Jake Roth-US PRESSWIRE
Jacksonville Jaguars quarterback Blaine Gabbert isn't the only problem with the Jaguars woeful offense, but on Sunday he left some plays on the field because he was impatient.
After re-watching the Jacksonville Jaguars vs. the Chicago Bears with the All-22 coaches film, I came away feeling slightly better about the Jaguars offense than I did leaving EverBank Field on Sunday. Don't get me wrong, they were still terrible all-around, but there are some things that look like they can be salvageable if they fall into place and a lot of them rest on the shoulders of second-year quarterback Blaine Gabbert.
Through the first half of the game, the Jaguars offense was able to move the ball down the field on a couple of drives, despite some missed reads by Gabbert. On the plays where Gabbert missed an open receiver, he still picked up yards for the most part, but left a lot on the field. Part of the reason Gabbert is missing these is because he doesn't trust his protection right now and his internal clock is accelerated.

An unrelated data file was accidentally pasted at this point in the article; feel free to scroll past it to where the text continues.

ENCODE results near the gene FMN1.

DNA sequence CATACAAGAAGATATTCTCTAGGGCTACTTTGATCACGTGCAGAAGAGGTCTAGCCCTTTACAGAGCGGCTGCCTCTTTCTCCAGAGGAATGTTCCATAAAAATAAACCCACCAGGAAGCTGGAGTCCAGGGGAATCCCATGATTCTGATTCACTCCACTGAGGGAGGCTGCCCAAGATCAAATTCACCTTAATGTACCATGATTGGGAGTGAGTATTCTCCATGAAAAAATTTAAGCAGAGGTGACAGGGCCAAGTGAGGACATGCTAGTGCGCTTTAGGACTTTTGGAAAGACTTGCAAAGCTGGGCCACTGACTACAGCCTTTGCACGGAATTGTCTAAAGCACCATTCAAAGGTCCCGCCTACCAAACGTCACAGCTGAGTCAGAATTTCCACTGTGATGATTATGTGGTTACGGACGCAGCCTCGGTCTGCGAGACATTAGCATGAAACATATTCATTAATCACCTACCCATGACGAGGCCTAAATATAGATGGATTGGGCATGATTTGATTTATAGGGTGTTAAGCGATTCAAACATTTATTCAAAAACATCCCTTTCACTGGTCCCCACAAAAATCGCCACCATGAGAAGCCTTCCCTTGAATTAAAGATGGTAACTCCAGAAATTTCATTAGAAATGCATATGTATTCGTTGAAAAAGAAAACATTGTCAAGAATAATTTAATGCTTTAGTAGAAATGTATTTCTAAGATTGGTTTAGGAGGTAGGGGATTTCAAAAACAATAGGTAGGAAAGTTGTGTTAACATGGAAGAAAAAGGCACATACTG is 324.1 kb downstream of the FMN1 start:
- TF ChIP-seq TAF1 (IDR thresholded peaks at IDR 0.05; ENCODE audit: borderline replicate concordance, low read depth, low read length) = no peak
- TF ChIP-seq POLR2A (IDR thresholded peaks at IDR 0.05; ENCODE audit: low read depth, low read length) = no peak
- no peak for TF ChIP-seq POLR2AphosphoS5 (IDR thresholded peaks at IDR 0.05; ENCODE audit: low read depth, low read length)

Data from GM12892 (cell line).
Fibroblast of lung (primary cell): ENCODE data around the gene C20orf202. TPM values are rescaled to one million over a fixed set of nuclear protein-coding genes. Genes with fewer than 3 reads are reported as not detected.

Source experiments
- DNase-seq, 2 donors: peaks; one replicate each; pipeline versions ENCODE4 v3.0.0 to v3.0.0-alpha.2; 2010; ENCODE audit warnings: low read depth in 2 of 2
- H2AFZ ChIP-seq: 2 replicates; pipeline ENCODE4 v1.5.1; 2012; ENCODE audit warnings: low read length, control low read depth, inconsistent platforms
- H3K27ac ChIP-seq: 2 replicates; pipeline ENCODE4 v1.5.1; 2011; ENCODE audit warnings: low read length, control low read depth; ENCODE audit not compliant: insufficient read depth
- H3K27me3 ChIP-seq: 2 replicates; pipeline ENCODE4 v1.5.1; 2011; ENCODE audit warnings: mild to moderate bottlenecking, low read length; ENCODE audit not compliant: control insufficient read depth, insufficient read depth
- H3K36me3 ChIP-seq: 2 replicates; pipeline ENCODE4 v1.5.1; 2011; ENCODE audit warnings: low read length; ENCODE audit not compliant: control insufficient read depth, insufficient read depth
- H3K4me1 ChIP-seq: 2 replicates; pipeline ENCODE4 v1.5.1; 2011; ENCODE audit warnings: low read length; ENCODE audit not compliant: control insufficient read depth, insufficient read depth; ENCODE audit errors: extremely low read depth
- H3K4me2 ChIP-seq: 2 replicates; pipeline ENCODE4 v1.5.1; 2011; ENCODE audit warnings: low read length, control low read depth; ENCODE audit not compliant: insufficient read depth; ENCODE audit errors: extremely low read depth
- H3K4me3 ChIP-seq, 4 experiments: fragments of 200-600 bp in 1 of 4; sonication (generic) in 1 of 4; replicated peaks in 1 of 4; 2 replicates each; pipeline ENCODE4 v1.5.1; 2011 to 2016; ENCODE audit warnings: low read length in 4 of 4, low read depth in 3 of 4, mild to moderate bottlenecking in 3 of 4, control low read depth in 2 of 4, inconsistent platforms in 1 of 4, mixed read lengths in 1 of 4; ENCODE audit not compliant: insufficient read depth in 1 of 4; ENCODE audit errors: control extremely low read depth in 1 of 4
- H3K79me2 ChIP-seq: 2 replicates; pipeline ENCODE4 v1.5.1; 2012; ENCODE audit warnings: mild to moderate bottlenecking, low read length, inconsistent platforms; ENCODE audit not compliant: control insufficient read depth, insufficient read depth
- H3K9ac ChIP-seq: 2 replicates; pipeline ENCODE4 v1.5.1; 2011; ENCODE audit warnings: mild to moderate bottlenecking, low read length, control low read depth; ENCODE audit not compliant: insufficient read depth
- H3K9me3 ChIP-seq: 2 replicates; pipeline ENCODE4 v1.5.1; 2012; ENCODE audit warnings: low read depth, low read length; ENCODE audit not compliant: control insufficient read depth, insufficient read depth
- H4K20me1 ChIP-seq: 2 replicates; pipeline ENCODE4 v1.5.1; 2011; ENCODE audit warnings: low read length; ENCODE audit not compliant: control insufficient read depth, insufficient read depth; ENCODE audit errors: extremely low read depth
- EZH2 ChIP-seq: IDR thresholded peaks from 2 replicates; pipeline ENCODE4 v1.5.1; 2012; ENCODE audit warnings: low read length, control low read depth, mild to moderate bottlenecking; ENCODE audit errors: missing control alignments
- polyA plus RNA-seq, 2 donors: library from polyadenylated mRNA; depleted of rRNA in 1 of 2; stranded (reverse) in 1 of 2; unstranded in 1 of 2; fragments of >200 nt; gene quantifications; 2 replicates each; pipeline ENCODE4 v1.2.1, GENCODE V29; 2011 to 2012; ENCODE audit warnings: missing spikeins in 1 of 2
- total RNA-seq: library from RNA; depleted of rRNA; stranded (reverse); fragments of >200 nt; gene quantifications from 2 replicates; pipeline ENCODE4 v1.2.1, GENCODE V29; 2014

The first play we're going to look at is when the Jaguars were backed up in their own endzone. It's always a dangerous place to pass the ball because with one blown block or mis-snap and you wind up with a safety. The Jaguars lineup with two wide receivers, a tight end and the back field in the I-formation. On the play, the Jaguars have 3 routes down the field and fullback Greg Jones leaking out of the backfield as the outlet pass. Gabbert sees the single high safety and tries to get the ball down the field to Justin Blackmon, who nearly makes a tough catch, but because Gabbert saw the safety and decided where he was going, he missed an easy completion for a big gain to Marcedes Lewis.